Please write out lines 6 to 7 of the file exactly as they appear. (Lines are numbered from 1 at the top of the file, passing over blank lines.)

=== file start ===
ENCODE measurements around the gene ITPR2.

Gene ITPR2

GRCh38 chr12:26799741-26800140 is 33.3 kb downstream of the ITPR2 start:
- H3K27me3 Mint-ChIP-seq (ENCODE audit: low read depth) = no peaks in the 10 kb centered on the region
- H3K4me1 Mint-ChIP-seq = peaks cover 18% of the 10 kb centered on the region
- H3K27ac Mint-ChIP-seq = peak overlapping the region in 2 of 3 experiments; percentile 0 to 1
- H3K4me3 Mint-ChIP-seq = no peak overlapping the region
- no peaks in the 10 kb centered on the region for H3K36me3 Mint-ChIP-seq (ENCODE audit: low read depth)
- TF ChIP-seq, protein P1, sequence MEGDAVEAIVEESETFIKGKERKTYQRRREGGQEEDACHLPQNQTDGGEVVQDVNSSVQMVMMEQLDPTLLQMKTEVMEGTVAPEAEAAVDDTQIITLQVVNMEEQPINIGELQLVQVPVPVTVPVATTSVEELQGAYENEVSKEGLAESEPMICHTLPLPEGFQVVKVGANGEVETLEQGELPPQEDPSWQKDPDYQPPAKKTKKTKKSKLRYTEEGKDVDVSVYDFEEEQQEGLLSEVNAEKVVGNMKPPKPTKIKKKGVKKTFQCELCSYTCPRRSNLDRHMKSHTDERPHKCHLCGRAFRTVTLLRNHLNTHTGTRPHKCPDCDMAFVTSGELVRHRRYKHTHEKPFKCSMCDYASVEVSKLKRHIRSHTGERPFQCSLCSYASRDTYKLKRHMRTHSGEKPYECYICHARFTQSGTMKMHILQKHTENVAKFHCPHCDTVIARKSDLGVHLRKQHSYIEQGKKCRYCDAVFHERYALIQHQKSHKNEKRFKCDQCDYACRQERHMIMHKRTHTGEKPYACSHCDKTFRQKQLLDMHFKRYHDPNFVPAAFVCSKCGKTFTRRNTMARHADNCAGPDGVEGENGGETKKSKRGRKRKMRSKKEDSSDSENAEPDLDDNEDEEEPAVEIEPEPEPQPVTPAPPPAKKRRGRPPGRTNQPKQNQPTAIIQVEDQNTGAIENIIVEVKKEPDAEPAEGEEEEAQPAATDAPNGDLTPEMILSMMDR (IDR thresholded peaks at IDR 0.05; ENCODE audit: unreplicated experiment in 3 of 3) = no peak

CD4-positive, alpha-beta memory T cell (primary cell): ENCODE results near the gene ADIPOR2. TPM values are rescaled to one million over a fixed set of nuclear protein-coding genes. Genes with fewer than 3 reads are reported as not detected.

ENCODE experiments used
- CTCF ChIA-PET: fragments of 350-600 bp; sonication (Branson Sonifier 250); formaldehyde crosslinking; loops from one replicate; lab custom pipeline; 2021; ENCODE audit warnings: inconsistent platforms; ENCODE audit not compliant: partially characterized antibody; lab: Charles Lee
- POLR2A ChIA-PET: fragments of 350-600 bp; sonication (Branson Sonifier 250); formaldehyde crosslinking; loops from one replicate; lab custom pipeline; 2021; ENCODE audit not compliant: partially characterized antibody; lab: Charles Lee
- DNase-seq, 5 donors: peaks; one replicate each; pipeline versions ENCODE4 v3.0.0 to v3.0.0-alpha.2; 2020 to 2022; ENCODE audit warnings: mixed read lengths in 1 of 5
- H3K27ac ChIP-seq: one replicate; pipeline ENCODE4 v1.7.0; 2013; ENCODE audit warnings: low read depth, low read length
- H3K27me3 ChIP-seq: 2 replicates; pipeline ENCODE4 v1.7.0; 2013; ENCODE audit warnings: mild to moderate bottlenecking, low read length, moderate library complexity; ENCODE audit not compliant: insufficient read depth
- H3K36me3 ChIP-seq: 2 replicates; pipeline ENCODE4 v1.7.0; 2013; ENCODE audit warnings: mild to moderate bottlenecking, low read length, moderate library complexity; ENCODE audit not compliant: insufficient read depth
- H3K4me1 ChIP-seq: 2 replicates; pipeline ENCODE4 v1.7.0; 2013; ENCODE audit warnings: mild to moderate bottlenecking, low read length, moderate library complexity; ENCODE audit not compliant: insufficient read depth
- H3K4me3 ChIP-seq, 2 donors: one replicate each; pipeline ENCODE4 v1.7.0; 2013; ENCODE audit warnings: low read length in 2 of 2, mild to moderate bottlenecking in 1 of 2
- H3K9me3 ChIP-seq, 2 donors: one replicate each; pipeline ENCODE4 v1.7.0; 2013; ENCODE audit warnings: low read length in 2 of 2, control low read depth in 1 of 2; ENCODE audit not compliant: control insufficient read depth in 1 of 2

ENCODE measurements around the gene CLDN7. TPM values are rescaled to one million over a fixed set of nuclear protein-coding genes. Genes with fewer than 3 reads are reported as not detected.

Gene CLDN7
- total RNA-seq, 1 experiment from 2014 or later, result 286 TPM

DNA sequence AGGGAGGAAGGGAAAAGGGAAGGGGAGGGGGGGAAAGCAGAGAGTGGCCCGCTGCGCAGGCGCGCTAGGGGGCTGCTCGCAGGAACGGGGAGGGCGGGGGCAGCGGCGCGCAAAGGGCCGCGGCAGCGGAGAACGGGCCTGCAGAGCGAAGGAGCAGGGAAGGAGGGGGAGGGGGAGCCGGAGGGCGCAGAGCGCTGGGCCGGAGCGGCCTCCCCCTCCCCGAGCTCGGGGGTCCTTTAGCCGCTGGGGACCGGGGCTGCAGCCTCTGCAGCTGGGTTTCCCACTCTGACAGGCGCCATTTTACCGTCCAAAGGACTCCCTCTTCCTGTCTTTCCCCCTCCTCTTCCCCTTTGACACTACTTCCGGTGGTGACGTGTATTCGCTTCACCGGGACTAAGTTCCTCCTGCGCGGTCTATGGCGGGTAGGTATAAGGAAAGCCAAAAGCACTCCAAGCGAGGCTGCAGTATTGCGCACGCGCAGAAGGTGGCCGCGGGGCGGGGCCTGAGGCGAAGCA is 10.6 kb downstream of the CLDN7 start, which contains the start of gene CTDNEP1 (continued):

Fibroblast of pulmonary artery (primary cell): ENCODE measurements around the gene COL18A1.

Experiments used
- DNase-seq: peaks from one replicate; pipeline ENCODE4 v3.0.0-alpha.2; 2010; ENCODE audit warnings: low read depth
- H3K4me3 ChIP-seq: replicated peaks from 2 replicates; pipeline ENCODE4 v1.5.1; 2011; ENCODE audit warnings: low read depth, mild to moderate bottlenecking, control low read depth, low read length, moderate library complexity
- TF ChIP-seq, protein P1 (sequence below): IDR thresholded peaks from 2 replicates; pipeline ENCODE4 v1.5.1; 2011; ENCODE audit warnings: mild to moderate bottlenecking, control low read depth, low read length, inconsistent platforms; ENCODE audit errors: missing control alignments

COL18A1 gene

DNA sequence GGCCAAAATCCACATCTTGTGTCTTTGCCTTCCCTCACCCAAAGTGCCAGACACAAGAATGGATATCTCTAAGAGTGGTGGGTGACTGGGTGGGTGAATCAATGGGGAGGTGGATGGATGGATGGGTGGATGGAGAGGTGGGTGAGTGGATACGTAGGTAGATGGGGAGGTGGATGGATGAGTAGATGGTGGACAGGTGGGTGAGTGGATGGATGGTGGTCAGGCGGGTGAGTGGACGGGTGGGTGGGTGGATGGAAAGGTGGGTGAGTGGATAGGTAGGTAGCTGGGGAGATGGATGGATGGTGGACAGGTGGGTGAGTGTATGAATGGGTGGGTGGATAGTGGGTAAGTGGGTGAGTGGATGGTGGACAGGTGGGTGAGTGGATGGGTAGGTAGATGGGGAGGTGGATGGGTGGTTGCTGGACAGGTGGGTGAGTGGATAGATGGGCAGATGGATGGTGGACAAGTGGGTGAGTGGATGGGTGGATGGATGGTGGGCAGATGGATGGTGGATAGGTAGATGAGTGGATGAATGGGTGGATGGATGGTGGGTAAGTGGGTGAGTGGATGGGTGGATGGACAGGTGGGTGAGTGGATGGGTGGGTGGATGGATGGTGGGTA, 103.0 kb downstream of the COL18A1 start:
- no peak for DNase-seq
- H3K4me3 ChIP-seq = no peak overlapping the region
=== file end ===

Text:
- H3K27ac Mint-ChIP-seq = peak overlapping the region in 2 of 3 experiments; percentile 0 to 1
- H3K4me3 Mint-ChIP-seq = no peak overlapping the region